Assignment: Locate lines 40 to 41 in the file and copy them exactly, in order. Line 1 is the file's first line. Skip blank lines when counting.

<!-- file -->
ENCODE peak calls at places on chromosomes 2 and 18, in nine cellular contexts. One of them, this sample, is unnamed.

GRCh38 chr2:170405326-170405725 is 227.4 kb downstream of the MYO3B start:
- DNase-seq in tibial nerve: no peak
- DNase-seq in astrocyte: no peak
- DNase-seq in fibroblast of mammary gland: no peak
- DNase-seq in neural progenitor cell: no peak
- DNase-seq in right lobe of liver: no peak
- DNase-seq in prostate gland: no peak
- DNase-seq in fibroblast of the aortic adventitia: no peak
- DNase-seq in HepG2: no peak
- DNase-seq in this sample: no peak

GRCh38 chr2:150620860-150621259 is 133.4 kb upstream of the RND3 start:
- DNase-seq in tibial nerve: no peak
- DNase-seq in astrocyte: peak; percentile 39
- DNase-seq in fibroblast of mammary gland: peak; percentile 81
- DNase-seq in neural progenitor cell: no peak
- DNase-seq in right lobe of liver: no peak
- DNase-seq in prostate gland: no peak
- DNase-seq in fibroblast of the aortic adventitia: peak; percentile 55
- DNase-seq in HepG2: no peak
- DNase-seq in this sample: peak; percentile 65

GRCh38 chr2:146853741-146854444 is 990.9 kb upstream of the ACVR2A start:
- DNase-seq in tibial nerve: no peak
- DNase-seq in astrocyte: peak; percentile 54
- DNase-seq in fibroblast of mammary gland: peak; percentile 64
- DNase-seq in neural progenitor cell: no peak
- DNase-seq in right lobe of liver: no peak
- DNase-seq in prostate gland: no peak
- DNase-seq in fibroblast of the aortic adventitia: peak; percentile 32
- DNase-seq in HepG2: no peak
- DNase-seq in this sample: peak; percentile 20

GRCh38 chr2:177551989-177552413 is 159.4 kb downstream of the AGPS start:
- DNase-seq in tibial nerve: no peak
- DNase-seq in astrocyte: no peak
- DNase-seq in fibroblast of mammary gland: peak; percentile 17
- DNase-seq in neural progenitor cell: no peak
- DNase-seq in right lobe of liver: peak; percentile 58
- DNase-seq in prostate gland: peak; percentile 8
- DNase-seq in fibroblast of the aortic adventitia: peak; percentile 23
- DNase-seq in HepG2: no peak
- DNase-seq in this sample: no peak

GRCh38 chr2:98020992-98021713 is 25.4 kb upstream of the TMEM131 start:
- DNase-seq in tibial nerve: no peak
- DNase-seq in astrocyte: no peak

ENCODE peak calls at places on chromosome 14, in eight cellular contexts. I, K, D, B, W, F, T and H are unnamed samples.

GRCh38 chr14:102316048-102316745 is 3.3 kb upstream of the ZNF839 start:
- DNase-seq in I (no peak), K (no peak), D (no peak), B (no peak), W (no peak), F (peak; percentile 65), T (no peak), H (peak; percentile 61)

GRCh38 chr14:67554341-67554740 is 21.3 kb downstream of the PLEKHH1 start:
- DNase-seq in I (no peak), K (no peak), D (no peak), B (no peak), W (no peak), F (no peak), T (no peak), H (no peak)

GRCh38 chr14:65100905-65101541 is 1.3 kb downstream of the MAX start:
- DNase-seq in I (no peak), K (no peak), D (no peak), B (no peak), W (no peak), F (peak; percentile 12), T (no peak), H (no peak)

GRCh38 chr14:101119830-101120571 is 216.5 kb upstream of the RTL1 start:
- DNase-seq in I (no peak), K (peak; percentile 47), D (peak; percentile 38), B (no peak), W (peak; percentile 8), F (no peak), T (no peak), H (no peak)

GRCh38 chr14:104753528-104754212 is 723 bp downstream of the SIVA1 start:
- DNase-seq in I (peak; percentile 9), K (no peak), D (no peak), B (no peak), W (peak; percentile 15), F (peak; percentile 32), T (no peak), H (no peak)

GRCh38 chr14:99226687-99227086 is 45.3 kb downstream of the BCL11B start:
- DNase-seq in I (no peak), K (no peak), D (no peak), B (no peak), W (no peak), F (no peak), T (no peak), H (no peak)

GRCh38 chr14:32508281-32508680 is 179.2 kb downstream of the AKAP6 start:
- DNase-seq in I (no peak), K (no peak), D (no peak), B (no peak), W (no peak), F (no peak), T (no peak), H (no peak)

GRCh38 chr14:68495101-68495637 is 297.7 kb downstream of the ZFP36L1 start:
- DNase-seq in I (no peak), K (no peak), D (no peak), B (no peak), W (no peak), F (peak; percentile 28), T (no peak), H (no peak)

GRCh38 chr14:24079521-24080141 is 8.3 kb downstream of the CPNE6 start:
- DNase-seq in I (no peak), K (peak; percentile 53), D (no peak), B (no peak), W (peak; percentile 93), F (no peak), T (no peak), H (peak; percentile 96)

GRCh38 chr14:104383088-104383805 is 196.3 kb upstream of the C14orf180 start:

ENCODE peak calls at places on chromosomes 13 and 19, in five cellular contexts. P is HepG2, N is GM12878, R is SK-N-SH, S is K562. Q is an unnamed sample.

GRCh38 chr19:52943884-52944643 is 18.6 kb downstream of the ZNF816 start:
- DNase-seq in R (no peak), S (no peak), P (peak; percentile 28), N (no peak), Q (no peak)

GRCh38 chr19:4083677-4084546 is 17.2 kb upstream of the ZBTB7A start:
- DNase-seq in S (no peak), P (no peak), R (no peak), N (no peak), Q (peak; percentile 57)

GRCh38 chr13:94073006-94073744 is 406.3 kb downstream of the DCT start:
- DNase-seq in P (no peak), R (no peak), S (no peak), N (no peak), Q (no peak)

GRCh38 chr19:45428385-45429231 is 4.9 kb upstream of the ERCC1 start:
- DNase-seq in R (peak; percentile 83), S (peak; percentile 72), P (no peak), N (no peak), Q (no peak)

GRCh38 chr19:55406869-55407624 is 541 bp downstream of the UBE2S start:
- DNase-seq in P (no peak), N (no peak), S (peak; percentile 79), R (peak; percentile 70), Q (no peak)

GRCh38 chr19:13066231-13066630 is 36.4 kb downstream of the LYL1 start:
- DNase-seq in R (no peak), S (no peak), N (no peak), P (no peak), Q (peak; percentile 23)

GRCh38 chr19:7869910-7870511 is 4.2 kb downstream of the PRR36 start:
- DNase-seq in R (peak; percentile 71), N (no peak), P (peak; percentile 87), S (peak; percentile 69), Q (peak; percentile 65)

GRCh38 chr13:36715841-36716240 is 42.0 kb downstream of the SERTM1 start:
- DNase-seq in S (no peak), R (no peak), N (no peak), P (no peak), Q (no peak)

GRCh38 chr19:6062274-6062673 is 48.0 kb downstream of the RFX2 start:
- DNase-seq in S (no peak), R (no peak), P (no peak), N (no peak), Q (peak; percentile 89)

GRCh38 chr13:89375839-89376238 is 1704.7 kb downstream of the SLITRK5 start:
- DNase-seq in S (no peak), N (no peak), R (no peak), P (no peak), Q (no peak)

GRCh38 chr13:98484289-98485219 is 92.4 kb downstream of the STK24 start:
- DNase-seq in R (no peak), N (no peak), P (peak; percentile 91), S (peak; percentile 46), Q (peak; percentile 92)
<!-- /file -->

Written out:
- DNase-seq in HepG2: no peak
- DNase-seq in this sample: no peak